Rain on someone’s parade
to do something that spoils someone's pleasure or plan
- I don't mean to rain on your parade, but it's all your fault.
Take a rain check
used to refuse an offer or invitation:
- I appreciate the invitation, but I'll have to take a rain check.
- Can I take a rain check on that drink?
Under the weather
to feel slightly ill:
- I’ve been feeling a bit under the weather this week.
Get wind of something
to hear about something secret or private:
- It hadn't taken long for the press to get wind of the story.
A bolt from the blue
When something important or unusual happens suddenly or unexpectedly, it is said to be “a bolt from the blue.”
- Today's events came like a bolt from the blue.
- For many, this decision came like a bolt from the blue.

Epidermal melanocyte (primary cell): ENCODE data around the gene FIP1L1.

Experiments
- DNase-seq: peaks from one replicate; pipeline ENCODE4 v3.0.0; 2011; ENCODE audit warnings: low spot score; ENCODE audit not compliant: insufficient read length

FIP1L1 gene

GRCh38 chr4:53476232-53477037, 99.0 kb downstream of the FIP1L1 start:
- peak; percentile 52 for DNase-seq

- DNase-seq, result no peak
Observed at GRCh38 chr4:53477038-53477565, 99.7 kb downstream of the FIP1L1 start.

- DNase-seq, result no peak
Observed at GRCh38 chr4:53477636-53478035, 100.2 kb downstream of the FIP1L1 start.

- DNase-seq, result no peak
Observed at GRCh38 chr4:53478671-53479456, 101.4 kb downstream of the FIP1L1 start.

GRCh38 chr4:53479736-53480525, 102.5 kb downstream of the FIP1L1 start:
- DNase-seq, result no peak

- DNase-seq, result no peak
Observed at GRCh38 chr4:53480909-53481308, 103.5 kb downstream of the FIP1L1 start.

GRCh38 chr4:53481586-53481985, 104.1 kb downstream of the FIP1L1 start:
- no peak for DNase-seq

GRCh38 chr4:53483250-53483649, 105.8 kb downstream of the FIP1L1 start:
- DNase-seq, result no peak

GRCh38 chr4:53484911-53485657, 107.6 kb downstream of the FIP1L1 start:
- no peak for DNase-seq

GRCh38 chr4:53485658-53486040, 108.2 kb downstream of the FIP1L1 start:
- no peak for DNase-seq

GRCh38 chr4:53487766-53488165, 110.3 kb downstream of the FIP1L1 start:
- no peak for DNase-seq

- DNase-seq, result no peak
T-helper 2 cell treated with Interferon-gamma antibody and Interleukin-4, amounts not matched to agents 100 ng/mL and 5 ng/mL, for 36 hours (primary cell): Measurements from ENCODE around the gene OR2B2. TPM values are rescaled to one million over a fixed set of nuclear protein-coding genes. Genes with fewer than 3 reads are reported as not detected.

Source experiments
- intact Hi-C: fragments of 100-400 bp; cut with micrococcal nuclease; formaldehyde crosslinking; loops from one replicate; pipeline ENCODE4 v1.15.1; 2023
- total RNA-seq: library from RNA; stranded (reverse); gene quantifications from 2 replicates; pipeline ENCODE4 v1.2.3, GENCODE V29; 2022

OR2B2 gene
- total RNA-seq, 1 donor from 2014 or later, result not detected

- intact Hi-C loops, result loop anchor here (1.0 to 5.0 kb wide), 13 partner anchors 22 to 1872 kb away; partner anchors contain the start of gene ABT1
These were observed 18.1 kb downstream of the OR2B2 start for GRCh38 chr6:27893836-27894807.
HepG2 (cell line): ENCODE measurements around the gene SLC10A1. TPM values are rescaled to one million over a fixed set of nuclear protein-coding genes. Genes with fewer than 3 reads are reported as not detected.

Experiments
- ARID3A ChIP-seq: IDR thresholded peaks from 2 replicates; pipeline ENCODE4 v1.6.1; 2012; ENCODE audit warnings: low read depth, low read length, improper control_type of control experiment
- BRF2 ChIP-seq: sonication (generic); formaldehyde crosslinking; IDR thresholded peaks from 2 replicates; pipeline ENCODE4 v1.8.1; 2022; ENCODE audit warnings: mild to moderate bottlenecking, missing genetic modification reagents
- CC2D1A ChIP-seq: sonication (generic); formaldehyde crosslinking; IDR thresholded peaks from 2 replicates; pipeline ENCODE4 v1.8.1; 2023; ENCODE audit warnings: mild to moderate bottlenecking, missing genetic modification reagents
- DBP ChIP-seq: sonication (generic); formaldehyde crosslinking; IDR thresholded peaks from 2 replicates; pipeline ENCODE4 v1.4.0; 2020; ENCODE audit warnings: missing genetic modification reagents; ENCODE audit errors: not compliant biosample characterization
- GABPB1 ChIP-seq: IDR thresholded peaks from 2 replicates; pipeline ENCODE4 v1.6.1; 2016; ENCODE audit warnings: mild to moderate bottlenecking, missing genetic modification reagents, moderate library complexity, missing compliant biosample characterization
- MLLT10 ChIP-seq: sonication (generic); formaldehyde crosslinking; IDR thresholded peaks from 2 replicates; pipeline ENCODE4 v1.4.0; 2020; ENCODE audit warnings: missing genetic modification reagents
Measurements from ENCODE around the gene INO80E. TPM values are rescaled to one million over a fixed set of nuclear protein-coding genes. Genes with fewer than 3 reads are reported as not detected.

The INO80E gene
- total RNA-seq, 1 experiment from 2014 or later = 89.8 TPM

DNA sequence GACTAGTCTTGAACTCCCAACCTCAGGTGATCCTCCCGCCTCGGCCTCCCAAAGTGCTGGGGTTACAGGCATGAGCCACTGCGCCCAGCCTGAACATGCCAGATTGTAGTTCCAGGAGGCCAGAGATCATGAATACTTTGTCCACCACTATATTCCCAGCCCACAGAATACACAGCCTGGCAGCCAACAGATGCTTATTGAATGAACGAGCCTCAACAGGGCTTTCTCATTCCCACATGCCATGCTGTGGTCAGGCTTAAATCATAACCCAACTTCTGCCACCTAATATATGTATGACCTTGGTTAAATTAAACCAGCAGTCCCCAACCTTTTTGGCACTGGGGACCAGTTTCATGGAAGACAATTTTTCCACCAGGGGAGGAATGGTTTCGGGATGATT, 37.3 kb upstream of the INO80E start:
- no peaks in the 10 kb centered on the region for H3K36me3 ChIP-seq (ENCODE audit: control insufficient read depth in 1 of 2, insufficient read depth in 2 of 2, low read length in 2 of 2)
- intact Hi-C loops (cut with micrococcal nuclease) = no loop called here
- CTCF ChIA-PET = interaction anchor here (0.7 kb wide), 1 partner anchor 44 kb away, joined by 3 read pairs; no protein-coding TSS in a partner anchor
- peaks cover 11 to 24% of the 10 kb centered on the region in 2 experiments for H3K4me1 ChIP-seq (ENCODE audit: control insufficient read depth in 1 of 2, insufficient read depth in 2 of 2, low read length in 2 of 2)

- The declaration of war on France came like a bolt from the blue.
Rain or shine
no matter what the weather is:
- He goes for a long walk every morning, rain or shine.
- Don’t worry. We’ll be there – rain or shine.
a tempest in a teapot
a situation that people are upset or angry about it, but it is not very important:
- I think we are making a tempest in a teapot over this matter.
A rainy day
a possible future time of need or emergency:
- We need to save some money for a rainy day.
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